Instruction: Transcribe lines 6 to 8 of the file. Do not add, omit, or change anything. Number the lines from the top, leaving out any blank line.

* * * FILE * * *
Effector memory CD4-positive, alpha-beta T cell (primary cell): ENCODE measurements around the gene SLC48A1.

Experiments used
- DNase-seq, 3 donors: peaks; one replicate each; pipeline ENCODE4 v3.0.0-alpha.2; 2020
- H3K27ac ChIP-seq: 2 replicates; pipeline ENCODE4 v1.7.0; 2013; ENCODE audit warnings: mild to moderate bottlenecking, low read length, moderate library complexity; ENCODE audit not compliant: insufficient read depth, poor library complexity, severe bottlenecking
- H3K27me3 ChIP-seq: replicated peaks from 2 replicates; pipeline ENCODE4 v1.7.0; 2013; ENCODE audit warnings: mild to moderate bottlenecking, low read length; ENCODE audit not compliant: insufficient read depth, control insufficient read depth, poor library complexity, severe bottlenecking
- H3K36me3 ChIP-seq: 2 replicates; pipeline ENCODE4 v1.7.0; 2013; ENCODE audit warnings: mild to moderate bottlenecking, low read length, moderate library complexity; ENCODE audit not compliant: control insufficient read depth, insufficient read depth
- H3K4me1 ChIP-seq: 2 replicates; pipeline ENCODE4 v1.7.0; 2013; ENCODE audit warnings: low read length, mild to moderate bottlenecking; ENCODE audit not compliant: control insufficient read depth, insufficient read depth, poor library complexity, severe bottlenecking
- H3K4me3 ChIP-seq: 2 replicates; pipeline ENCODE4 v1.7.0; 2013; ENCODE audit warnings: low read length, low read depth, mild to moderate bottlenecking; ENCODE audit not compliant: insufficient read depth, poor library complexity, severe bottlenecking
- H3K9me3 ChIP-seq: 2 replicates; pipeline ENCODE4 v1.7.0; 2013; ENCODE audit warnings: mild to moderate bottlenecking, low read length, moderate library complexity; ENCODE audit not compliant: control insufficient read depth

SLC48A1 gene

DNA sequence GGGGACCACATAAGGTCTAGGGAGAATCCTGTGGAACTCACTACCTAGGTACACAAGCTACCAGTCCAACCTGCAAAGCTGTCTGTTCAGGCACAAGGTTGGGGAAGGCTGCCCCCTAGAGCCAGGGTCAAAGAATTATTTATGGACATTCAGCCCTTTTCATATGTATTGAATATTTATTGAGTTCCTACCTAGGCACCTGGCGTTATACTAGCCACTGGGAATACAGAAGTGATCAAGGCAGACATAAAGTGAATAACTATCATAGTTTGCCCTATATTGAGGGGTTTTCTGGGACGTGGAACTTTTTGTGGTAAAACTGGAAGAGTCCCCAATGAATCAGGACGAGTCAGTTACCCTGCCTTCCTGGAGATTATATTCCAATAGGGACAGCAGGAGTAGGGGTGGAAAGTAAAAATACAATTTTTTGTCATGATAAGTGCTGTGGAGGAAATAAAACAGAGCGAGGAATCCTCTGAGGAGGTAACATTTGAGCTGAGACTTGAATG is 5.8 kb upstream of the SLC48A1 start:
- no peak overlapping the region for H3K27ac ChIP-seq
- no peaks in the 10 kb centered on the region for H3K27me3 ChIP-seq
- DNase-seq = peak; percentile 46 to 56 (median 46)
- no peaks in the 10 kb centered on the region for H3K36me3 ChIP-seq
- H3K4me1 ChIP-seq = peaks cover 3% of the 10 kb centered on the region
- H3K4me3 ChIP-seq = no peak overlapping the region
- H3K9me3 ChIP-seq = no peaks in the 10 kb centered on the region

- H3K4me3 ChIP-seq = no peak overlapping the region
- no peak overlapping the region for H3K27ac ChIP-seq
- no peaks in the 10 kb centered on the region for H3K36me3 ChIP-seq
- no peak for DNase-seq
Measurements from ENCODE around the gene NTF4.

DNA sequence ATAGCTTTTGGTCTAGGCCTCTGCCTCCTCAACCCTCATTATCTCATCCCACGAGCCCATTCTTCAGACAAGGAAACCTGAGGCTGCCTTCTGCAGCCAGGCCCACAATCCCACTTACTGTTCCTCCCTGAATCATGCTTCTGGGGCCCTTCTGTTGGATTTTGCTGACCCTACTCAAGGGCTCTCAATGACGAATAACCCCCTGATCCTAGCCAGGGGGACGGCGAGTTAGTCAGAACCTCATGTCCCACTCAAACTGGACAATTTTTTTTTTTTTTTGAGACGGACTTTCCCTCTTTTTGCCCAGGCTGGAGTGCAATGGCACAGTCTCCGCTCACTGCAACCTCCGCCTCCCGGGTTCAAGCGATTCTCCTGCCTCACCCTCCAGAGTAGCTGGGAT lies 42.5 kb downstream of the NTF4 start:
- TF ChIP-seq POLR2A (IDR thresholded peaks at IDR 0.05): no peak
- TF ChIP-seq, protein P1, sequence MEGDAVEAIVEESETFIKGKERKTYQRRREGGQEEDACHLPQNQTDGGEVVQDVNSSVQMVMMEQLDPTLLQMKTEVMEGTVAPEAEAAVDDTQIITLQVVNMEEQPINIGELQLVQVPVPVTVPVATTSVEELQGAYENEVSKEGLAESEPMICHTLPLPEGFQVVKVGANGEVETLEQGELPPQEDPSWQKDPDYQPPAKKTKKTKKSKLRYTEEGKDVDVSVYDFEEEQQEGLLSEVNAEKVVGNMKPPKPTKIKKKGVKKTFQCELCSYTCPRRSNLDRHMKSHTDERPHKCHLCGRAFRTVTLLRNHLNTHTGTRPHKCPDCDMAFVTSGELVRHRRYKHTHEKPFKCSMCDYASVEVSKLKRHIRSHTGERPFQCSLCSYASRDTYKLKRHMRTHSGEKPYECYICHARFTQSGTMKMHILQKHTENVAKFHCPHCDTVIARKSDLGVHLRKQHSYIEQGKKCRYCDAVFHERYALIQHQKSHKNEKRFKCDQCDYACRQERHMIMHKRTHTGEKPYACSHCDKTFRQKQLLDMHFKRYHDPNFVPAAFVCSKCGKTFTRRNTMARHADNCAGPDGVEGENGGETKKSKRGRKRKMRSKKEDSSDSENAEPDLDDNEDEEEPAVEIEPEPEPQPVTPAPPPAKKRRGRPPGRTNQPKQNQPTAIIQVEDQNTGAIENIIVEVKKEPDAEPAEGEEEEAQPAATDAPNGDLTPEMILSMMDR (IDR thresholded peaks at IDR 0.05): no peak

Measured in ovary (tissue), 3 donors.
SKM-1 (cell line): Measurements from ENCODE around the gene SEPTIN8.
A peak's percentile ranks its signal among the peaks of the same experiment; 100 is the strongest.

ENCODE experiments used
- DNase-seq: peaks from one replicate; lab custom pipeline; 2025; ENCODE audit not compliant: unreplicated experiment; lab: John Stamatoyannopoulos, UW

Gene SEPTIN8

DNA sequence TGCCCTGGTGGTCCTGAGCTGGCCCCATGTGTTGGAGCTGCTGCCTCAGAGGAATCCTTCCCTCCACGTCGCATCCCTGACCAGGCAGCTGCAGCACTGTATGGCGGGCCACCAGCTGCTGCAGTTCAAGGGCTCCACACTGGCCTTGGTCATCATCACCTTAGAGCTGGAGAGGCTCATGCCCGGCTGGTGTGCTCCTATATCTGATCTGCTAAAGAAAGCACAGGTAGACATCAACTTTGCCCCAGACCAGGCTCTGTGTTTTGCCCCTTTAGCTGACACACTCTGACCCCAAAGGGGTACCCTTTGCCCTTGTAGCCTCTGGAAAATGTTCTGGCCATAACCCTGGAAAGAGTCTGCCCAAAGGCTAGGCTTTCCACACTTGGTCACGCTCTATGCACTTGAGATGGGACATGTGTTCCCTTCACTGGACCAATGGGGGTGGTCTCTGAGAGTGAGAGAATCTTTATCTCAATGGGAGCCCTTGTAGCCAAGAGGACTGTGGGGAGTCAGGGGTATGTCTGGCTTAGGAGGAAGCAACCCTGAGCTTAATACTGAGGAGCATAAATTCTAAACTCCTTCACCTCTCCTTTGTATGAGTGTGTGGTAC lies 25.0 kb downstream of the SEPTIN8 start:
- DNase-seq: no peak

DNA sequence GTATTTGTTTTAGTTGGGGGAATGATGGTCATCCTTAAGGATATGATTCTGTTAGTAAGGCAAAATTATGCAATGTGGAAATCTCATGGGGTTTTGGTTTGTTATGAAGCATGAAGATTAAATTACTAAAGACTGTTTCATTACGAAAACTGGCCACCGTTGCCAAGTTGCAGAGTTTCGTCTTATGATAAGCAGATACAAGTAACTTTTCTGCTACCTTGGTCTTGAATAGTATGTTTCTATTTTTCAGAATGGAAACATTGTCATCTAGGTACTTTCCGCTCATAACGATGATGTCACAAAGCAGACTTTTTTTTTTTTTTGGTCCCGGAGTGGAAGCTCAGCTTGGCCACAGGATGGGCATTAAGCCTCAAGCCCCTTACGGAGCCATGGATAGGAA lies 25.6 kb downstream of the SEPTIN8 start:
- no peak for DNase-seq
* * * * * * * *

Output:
- H3K36me3 ChIP-seq: 2 replicates; pipeline ENCODE4 v1.7.0; 2013; ENCODE audit warnings: mild to moderate bottlenecking, low read length, moderate library complexity; ENCODE audit not compliant: control insufficient read depth, insufficient read depth
- H3K4me1 ChIP-seq: 2 replicates; pipeline ENCODE4 v1.7.0; 2013; ENCODE audit warnings: low read length, mild to moderate bottlenecking; ENCODE audit not compliant: control insufficient read depth, insufficient read depth, poor library complexity, severe bottlenecking
- H3K4me3 ChIP-seq: 2 replicates; pipeline ENCODE4 v1.7.0; 2013; ENCODE audit warnings: low read length, low read depth, mild to moderate bottlenecking; ENCODE audit not compliant: insufficient read depth, poor library complexity, severe bottlenecking